Fighting Oil Addiction: November 2012

Issue Paper
November 30, 2012

Ranking States' Gasoline Price Vulnerability and Solutions for Change

Energy policy and prices remain front and center in the American consciousness, particularly as national election consequences play out and the fragile economy continues to make many Americans feel more vulnerable. Americans continued to feel the painful pinch of gasoline prices in 2011 -- and they still do today. To curb America's perilous oil addiction, we continue to need effective government policies that will increase the availability and use of efficient vehicles and clean fuels, as well as promote smart growth and public transit.

This is the 6th edition of this report by David Gardiner & Associates (DGA) and the Natural Resources Defense Council (NRDC), identifying the states whose citizens feel the greatest economic pain from gasoline prices -- and the states that are doing the most to break their addiction to oil. Like the previous editions, this report again ranks U.S. states in two critical areas related to our nation's continuing addiction to oil.

First, it calculates gasoline price vulnerability -- the percentage of personal income spent on gasoline by the average driver in each state. Second, it ranks states based on their adoption of smart solutions to reduce their oil dependence -- measures they are taking to strategically lessen their vulnerability and to bolster America's security.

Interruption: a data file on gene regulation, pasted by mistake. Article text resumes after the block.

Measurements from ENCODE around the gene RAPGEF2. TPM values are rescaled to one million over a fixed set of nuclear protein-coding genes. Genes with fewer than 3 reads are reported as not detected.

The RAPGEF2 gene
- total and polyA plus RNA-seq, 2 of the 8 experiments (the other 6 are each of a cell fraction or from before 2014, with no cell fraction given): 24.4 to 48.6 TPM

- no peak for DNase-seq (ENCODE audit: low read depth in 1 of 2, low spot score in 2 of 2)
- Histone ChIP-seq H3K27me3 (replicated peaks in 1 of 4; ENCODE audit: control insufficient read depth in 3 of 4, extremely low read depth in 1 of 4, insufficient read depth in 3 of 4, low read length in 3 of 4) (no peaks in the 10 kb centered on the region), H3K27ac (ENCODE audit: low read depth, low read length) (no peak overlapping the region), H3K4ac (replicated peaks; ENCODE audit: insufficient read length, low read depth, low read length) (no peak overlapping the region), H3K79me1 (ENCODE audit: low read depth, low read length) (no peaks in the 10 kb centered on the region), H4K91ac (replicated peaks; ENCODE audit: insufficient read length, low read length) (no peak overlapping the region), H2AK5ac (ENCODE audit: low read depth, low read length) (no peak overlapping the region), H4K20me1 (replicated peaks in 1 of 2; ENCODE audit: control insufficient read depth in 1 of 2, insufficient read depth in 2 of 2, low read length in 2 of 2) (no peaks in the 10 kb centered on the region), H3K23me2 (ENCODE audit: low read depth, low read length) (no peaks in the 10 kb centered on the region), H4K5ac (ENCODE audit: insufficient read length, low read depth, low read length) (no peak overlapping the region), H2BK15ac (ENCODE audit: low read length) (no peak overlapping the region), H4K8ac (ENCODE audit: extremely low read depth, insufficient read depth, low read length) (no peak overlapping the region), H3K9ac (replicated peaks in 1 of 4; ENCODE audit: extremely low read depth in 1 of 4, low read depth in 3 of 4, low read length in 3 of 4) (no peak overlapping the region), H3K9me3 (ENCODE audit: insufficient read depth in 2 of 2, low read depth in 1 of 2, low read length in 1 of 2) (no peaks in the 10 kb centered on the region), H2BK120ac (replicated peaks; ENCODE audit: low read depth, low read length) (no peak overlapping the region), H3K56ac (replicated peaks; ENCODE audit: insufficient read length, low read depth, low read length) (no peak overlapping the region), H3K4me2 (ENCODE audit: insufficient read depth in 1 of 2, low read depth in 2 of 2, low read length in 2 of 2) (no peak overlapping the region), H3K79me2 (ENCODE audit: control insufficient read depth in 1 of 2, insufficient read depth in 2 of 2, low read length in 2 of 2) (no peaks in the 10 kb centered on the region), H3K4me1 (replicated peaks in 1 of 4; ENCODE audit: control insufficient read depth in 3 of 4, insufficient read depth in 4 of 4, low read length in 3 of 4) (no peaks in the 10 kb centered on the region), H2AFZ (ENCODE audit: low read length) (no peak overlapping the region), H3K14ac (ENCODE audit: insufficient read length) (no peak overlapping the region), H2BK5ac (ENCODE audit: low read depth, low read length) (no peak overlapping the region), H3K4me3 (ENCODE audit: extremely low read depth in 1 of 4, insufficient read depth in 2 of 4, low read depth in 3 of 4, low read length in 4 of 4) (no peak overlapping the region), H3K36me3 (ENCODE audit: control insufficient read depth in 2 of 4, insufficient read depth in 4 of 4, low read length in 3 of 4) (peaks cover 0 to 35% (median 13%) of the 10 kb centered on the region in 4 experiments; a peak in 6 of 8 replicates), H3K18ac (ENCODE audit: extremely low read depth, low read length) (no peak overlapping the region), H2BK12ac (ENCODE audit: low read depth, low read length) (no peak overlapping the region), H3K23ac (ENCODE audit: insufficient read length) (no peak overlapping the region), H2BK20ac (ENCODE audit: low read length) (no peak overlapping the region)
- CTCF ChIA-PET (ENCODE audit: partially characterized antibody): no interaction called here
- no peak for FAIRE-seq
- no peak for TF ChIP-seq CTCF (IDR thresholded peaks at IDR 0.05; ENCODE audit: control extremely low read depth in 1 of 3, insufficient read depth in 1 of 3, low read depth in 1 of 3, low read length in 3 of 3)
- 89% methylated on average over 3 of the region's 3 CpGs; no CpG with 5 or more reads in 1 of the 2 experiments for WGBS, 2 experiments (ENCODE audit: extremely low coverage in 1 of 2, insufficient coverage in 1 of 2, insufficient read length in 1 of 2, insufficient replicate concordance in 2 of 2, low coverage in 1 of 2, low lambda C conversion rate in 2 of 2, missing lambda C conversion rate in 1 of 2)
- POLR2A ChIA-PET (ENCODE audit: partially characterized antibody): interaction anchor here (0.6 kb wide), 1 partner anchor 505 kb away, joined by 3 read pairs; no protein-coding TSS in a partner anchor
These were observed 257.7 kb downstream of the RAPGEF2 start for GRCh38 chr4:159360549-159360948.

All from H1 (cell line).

The data yield some clear conclusions:

  • Oil dependence affects all states, but some states' drivers are hit harder economically than others. Drivers in every state in 2011 spent a higher percentage of their income on gasoline than they did in 2010, and drivers in the most vulnerable states spent more than twice as large a percentage of their income on gasoline as drivers in the least vulnerable states.
  • Drivers in most states (42) were hit even harder in 2011 than they were during the previous heights of vulnerability in 2008.
  • While some states are pioneering solutions and many are taking some action, many states are still taking few, if any, of the steps listed in this report to reduce their oil dependence.

Solutions to reducing consumer gasoline bills do exist, but not without help from both state and federal governments. Each state needs to adopt measures that promote efficient vehicles, smart growth, and transit, while the federal government must provide effective policies that reduce oil dependence in the United States through delivering more clean vehicle, fuel, and transportation options to consumers who deserve no less.